Mobile phone customers can now switch providers with a single free text under new rules which have come into effect.
At the moment, customers have to phone their mobile provider when they want to switch to a new firm.
They are then given a porting authorisation code (PAC) to give to a new provider if they want to keep the same phone number.
But watchdog Ofcom says the need to speak to a provider can be one of the main factors stopping people switching.
As part of this process, customers can often find themselves dealing with unwanted attempts by the companies to persuade them to stay.
How to switch by text
- Customers who want to switch and keep their existing phone number text "PAC" to 65075 to begin the process
- Their existing provider will respond by text within a minute
- They will then be sent their switching code (PAC), which will be valid for 30 days
- The provider's reply must also include important information about any early termination charges or pay-as-you-go credit balances
- The customer then gives the code to their new provider, and this company must arrange for the switch to complete within one working day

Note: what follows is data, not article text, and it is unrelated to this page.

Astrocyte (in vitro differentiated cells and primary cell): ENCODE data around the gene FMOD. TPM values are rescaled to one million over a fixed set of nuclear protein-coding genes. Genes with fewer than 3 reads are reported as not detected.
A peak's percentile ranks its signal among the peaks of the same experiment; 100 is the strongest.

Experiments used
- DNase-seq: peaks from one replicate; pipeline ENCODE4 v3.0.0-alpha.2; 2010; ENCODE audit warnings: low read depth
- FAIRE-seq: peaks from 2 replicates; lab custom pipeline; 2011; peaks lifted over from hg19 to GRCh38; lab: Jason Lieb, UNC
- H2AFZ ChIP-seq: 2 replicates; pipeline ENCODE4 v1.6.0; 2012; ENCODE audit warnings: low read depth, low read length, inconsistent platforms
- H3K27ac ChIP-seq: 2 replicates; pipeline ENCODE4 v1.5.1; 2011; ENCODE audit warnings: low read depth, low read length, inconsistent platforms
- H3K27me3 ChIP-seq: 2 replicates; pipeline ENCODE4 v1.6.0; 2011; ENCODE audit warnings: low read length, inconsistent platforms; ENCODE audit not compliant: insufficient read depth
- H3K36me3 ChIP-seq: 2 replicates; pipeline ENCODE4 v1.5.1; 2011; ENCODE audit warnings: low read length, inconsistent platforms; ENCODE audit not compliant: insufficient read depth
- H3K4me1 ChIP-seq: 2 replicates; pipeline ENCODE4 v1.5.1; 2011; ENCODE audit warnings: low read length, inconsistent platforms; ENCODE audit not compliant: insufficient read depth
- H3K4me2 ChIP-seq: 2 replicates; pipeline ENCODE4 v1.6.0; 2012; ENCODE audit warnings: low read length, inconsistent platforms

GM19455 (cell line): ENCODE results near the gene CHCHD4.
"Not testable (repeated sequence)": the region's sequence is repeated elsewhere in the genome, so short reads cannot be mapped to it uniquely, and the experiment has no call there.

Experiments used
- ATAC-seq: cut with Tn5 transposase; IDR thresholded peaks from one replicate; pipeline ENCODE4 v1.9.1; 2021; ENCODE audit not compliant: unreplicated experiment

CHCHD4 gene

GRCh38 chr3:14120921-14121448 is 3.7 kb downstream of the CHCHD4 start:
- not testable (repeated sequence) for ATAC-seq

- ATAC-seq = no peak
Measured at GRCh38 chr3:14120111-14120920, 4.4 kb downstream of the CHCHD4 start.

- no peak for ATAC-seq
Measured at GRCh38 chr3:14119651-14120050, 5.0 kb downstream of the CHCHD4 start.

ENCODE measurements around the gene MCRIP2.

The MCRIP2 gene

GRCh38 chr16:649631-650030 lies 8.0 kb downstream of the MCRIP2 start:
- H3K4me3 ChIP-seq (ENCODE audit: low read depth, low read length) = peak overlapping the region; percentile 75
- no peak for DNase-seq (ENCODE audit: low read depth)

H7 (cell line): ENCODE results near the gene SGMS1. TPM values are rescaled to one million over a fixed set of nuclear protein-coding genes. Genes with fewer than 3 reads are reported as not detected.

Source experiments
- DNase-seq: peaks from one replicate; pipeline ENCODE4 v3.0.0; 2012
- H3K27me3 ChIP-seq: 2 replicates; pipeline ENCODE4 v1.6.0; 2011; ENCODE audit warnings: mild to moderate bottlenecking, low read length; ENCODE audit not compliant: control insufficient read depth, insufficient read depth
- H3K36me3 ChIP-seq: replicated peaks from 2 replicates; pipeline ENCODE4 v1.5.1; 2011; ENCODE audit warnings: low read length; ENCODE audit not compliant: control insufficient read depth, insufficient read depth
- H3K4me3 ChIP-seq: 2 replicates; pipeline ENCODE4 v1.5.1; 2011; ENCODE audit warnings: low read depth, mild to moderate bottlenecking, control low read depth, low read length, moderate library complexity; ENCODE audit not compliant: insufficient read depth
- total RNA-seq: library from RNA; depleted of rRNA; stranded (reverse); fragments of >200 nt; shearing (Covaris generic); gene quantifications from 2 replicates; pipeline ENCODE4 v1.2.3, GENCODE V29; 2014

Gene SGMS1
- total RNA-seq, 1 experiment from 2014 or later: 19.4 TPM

- While most people want to keep their mobile number when they switch, about one in six do not. These customers can text "STAC" to 75075 to request a "service termination authorisation code".
Ofcom says the new text-to-switch process will make it quicker and easier for people to leave their mobile company.
It will also give them control over how much contact they have with the firm.
After sending a single free text, customers should be switched within one working day - however, there may be early termination fees if you leave before the notice period of your existing contract.
Lindsey Fussell, Ofcom's consumer group director, told the BBC that the changes were designed to deal with the issues that put people off switching mobile phone providers.
These included the need to pay for both the old and the new service at the same time during an overlap period.
"It really has never been simpler to switch," she said.
If mobile phone providers did not abide by the new rules, they would be subject to investigations and even fines, Ms Fussell added.
In November last year, Ofcom fined Virgin and EE £13.3m for leaving customers who quit broadband and phone contracts early "out of pocket".
"We won't hesitate to do the same again if we need to," said Ms Fussell.